OBJECTIVES: Japanese drug pricing system is experiencing a radical reform in 2018 to sustain universal healthcare coverage and promote medical innovation in order to improve health care and reduce disease burden. This study aimed to describe the reform, the trend, and the potential impact on the healthcare landscape in Japan.
METHODS: Governmental policy reports related to the reform published by Chuikyo (Japanese Central Social Insurance Medical Council) were reviewed. The review was completed with an analysis of literature review, policy reports, and grey literature. The policy trend and potential impact were analysed.
RESULTS: The main elements of the reform consist of: 1) closer drug price survey and price revision, 2) prompt price discount when high sale extension is observed, 3) restriction of price maintenance premium, 4) implementation of cost-effectiveness analysis (CEA), 5) enhanced price reduction of older products and generic uptake incentives, and 6) external reference pricing revision to contain costs. Because CEA was delayed, the reform is strongly focused on cost containment. CEA is high on the policy agenda but was delayed once again. It is unclear if the high cost containment measures are the outcome of a trade-off to delay CEA or if it is a first step towards a broader use of CEA. Unlike generics, which are the focus, not a single statement on biosimilars was identified in the reform. Given that the high price of biologic drugs are the faster growing segment of pharmaceuticals, policy to incentivise the use of biosimilars may reinforce the free important resources to fund the flow of expensive innovations such as cell and gene therapies.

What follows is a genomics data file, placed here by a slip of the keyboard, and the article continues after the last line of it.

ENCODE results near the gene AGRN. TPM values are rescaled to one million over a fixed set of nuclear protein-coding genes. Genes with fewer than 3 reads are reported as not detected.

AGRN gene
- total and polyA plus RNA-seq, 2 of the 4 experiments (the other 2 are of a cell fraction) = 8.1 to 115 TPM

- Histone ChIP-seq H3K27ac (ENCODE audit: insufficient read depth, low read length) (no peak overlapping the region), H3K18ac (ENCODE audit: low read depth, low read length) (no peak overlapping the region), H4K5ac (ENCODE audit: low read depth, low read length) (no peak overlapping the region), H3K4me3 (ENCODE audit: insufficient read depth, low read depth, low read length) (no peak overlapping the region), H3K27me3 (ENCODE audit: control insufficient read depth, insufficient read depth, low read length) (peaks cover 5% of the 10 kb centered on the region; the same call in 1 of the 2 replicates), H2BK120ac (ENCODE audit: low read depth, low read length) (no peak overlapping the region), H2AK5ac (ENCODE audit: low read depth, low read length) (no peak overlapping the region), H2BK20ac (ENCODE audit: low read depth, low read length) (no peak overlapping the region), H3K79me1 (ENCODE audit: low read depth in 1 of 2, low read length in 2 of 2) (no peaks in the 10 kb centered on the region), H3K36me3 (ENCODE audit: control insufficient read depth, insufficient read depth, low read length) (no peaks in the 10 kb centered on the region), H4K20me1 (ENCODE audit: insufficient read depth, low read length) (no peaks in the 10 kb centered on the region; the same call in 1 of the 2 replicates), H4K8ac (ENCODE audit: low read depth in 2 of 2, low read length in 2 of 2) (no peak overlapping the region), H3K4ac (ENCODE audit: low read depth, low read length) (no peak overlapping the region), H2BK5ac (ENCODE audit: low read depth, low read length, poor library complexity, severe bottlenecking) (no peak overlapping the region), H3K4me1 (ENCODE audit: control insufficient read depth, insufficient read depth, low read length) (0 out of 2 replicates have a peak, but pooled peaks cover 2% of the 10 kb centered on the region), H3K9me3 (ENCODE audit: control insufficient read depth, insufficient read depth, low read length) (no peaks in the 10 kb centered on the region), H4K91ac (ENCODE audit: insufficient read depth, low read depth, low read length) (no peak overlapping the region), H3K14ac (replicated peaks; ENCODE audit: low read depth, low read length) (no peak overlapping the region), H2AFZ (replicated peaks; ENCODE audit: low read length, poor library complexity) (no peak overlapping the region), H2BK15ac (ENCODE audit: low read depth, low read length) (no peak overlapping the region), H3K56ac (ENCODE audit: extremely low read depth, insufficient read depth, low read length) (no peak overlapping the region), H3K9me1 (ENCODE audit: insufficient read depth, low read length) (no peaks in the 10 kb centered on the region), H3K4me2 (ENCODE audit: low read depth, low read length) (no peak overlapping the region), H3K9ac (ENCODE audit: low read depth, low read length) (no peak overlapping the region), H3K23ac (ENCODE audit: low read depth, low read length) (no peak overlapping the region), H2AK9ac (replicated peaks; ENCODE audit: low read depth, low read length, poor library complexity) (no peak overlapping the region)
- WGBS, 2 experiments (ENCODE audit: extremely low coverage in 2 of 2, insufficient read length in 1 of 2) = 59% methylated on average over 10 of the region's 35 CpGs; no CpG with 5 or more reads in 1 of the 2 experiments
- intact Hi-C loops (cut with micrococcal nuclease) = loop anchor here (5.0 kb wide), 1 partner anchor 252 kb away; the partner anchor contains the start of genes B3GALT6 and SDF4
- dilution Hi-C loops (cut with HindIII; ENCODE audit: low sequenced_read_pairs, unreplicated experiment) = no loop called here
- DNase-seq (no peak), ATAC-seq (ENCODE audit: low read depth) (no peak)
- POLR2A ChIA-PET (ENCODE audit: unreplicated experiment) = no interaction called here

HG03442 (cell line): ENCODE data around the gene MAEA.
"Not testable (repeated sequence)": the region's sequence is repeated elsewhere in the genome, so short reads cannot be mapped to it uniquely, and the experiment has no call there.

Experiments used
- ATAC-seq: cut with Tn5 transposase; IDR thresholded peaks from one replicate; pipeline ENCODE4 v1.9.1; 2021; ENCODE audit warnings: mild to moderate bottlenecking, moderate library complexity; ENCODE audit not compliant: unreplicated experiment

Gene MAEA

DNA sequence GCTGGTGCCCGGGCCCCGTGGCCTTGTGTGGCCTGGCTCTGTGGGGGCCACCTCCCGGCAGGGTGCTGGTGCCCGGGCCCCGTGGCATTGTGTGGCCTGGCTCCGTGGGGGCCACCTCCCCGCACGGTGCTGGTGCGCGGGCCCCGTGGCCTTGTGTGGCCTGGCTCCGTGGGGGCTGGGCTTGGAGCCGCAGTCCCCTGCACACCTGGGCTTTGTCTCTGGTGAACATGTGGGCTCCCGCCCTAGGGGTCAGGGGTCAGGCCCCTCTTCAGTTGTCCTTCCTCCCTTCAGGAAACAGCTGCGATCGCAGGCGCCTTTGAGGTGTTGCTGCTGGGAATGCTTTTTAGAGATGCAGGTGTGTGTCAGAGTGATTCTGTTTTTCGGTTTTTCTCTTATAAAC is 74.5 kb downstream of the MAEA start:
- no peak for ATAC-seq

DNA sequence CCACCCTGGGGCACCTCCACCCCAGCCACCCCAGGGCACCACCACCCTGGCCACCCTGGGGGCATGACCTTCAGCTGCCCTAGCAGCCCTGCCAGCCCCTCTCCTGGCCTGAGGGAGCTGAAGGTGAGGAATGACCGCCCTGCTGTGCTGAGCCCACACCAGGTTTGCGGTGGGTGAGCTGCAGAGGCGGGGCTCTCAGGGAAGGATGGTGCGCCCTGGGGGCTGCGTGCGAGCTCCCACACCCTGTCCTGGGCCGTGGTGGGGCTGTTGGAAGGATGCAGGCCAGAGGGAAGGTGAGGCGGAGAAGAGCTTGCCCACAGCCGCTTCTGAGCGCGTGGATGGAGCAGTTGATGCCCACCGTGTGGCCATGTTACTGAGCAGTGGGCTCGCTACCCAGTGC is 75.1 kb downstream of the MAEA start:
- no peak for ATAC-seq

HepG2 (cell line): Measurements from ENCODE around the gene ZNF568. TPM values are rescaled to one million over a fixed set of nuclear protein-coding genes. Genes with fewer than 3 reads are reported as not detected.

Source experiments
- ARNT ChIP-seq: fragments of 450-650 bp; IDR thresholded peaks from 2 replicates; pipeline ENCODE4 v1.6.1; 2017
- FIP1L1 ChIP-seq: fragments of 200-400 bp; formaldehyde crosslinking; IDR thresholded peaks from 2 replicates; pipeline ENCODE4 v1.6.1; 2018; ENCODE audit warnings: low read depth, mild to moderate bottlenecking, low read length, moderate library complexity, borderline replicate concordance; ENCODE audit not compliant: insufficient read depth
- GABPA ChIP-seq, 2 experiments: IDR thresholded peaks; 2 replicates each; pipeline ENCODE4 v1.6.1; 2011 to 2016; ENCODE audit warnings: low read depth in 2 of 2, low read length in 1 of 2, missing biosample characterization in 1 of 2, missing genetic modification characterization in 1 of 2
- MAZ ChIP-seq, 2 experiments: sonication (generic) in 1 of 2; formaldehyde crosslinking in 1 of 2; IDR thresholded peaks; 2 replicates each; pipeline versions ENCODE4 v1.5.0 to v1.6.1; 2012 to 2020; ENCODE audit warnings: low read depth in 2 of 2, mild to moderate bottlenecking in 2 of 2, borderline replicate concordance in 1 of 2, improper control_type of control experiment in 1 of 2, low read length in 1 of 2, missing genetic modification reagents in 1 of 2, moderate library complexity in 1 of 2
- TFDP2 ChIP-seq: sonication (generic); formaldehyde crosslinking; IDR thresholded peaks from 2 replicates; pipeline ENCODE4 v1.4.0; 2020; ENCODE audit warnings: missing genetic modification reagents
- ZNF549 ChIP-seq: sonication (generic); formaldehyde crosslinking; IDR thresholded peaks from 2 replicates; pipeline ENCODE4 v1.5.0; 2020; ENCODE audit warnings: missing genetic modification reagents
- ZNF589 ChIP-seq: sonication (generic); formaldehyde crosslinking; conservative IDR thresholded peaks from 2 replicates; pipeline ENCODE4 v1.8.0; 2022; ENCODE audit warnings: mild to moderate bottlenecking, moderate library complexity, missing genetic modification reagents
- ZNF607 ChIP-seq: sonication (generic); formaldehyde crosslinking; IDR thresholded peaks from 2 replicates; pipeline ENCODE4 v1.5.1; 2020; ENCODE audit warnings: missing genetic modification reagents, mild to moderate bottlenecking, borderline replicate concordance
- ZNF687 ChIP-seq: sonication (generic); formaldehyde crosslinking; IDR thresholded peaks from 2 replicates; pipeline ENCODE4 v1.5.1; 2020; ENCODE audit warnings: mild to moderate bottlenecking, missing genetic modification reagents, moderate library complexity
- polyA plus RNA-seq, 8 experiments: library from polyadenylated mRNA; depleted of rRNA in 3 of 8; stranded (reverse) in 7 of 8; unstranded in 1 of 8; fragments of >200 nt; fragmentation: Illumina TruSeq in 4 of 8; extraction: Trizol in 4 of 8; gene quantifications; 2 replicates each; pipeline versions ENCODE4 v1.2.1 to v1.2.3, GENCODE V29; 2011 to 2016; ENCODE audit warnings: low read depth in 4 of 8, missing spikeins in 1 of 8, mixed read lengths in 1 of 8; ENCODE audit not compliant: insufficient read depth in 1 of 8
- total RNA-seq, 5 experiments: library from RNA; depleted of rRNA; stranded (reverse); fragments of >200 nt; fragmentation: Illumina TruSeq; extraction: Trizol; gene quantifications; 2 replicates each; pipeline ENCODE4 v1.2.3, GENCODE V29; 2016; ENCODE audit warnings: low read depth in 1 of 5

CONCLUSIONS: The Japanese drug pricing system is experiencing a radical reform in 2018 toward enhancement of cost containment and full implementation of CEA after 2019. Biosimilar use incentive may provide room for more innovation adoption.